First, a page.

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Spondylolisthesis Spinal Fusion?

KinuiKKinui Posts: 1
edited 06/11/2012 - 8:51 AM in Back Surgery and Neck Surgery
Hi everyone,

I'm a 17 yo girl with grade 2 spondylolisthesis. I was diagnosed with scoliosis when I was eleven, but had bad lower back pain that none of the doctors could explain until a chiropractor finally diagnosed me with spondy.

I've been able to deal with the pain for the most part. It's almost a constant dull ache in my lower back with intense flare ups every time I do a big sports-related activity that leaves me in bed for a few days. My family travels alot, and sometimes all it takes to put me out for a few days is just walking for a long time. I'm not incredibly athletic but I really do enjoy running, and have joined in track and cross country teams, but I usually end up having to drop out or go through a lot of pain.

Why I'm posting on here is because I'm now considering just going ahead and having a spinal fusion done. I know this is often only considered after the pain is impossible to deal with in daily life or after months of alternative therapies, but I'm in circumstances that require a quicker decision. My dad is in the army (we currently live overseas) and by august he is going to be retiring. We have an opportunity with a doctor in Germany who's willing to do the surgery. If we do it now, the army will cover the medical expenses. If we wait until after my dad retires, we most likely won't have the means to pay for a surgery if I really need it.

I figure that it would be better to get it now, instead of waiting till I'm older and it gets worse. And that the recovery will most likely be easier the younger I am. I also want to have a family when I'm older and fear the back pain that would come with being pregnant in my current condition.

I was just wondering if anyone could give me advice on this, as well as what to expect after surgery and how long recovery would take and what it would entail.



  • No one here is medically trained and so we can't give you advice on what you should do. What we can do is share our personal experience and things that we have learned along the way in our journey. You really need to ask your questions with a spinal surgeon.

    What I will say, is that I was told that fusion surgery is often offered to young girls in their 20s if they have spondylolisthesis because carrying a pregnancy can be so painful because of the pull on the slipped vertebra due to the weight of the bump. My doctor was amazed that I had carried 3 pregnancies without being diagnosed with my spondylolisthesis. I did have a lot of pain in my back and sciatica during my pregnancies, and the last 10 weeks were particularly difficult. I assumed that all pregnant women felt like that!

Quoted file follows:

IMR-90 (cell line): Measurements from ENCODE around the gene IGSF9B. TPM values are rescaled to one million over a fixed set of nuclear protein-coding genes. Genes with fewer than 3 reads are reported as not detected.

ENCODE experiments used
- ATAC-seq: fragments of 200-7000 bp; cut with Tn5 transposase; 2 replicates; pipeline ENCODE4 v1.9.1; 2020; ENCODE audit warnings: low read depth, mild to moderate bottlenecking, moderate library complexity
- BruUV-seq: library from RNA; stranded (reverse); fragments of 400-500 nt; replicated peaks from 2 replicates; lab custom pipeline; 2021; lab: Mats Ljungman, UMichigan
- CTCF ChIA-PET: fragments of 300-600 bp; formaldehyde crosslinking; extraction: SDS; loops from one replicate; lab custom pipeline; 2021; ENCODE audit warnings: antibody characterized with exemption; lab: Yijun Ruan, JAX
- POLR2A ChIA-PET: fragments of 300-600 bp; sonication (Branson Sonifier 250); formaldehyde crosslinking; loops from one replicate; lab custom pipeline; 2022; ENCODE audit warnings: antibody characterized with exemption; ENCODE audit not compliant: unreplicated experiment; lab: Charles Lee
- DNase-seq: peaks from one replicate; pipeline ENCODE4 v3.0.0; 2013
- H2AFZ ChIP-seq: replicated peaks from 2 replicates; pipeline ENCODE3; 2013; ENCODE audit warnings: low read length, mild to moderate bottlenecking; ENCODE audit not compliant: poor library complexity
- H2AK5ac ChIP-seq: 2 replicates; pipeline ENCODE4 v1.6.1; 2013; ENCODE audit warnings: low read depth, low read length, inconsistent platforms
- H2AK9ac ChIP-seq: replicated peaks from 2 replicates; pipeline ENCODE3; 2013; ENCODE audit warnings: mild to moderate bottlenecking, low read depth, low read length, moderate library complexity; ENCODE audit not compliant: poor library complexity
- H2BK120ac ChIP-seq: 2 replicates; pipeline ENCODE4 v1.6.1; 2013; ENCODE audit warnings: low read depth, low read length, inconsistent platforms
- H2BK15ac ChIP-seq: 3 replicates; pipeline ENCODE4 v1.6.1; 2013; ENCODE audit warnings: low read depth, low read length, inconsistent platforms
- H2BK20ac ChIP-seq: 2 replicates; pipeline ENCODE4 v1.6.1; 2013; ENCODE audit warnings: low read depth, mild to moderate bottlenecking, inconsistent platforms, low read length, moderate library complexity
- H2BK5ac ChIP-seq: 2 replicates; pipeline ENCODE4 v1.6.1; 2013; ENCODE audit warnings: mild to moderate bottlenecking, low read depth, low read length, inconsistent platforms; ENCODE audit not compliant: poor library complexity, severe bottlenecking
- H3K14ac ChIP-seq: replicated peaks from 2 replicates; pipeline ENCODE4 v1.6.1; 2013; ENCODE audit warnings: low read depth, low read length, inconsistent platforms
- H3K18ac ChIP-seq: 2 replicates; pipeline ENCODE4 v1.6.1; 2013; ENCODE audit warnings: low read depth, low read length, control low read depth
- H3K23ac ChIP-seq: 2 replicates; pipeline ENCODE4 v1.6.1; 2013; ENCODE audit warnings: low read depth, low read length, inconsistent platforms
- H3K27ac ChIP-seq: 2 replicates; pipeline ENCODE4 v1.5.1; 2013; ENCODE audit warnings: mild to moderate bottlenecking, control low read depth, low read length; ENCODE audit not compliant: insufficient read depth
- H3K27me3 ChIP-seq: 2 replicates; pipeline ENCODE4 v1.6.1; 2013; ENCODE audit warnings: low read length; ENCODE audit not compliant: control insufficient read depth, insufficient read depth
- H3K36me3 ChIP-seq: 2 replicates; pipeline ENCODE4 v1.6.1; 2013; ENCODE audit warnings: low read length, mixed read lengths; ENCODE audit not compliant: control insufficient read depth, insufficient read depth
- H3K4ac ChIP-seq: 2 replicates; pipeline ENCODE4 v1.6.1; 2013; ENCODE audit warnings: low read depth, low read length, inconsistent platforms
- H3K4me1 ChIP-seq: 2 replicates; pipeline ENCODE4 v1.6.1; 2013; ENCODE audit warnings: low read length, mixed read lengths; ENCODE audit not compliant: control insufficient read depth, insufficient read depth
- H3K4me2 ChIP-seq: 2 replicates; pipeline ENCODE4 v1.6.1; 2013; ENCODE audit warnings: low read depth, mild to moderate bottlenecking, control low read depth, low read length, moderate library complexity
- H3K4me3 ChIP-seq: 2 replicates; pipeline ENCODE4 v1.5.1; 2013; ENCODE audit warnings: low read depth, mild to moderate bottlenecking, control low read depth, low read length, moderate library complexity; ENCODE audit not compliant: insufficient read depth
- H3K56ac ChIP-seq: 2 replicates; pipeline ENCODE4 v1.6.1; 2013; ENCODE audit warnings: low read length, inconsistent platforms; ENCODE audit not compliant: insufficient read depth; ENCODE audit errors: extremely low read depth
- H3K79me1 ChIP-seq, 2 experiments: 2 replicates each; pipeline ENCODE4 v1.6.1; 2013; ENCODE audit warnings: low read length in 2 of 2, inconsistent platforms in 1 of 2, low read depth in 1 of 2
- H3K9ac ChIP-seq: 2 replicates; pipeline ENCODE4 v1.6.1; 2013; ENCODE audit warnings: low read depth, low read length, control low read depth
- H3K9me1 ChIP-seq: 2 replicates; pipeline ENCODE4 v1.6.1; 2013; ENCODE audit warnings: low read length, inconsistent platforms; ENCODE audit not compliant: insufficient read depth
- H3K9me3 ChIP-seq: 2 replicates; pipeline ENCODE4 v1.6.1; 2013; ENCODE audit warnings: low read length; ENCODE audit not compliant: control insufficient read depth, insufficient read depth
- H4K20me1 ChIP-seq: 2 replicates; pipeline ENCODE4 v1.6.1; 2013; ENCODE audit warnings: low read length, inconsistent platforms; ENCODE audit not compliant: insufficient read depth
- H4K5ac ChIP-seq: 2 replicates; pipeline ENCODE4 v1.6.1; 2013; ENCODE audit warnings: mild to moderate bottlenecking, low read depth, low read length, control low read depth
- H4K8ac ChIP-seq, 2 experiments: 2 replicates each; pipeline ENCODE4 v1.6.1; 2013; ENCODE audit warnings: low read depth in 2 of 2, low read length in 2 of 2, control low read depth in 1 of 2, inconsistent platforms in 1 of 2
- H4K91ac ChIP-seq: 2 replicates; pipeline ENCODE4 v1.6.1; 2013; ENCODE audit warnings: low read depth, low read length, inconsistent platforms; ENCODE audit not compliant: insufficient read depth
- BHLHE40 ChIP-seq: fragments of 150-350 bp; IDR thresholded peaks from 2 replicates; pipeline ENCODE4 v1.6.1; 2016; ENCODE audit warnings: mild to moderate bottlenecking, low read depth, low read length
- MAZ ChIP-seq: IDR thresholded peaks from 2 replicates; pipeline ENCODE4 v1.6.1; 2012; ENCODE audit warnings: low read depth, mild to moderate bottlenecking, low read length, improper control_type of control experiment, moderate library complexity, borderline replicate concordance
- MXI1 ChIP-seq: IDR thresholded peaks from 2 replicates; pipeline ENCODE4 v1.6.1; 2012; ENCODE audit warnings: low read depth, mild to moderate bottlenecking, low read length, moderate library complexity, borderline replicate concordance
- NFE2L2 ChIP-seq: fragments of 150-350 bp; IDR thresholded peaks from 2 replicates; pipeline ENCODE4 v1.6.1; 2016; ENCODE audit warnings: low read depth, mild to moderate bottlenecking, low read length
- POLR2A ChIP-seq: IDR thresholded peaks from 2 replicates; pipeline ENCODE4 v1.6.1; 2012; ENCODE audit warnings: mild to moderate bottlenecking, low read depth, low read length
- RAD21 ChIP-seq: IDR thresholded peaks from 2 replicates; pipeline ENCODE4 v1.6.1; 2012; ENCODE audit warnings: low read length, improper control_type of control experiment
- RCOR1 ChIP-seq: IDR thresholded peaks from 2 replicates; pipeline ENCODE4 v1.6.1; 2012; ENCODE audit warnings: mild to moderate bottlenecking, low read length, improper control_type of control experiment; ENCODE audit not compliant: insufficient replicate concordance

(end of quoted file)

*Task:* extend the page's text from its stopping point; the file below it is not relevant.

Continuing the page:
Looking back, I had suffered with back pain since I was a teenager, and found standing for any length of time was very painful.

    It wasn't until into my 50s that I decided that there must be something wrong with my back, due to the pain and sciatica I was getting.

    After various sessions of physiotherapy and back school, I was x-rayed and was diagnosed with grade 2 spondylolisthesis. I tried very hard to avoid surgery because I was so scared. I exercised, walked, drank gallons of water, tried Chiro, tens, changing my diet, losing weight. Eventually, as things were getting worse and my life was becoming very limited (I used to have to lie on the floor halfway through breakfast because of my pain), I gave in and had a decompression and fusion on L4/L5.

    I am much better now, not 100%, but much better. I have other problems which I think are caused by other problems in my spine, but my pain levels are now much lower. If I had to decide again, I would not have feared surgery as much as I did and would definately do it again. I wouldn't look forward to it, :jawdrop: , but I would do it again.

    You are correct, your age would help regarding your recovery, and the fitter you are before any surgery, the better. Of course, any surgery would have to last a long time if you are young, and you should ask a surgeon about the adjacent levels of your spine, becoming degenerated due to having to take up more movement to compensate for the fused level.

    Recovery after fusion surgery is tough, but it can be done. You will need help straight after surgery, probably with personal care and daily living, but after 2 or 3 weeks you can start to be more independent again. I returned to work in a school after 6 months. I am 1 year after my surgery tomorrow. I am still in physiotherapy, but we are now concentrating on my neck and thoracic problems because my lumbar spine is doing pretty well.

    Do ask any other questions you have, and let us know what you decide to do.

    This site is an amazing support before and after surgery. There is nothing like being able to talk to people who are, or have been, going through similar issues. They really 'get it'. :-)

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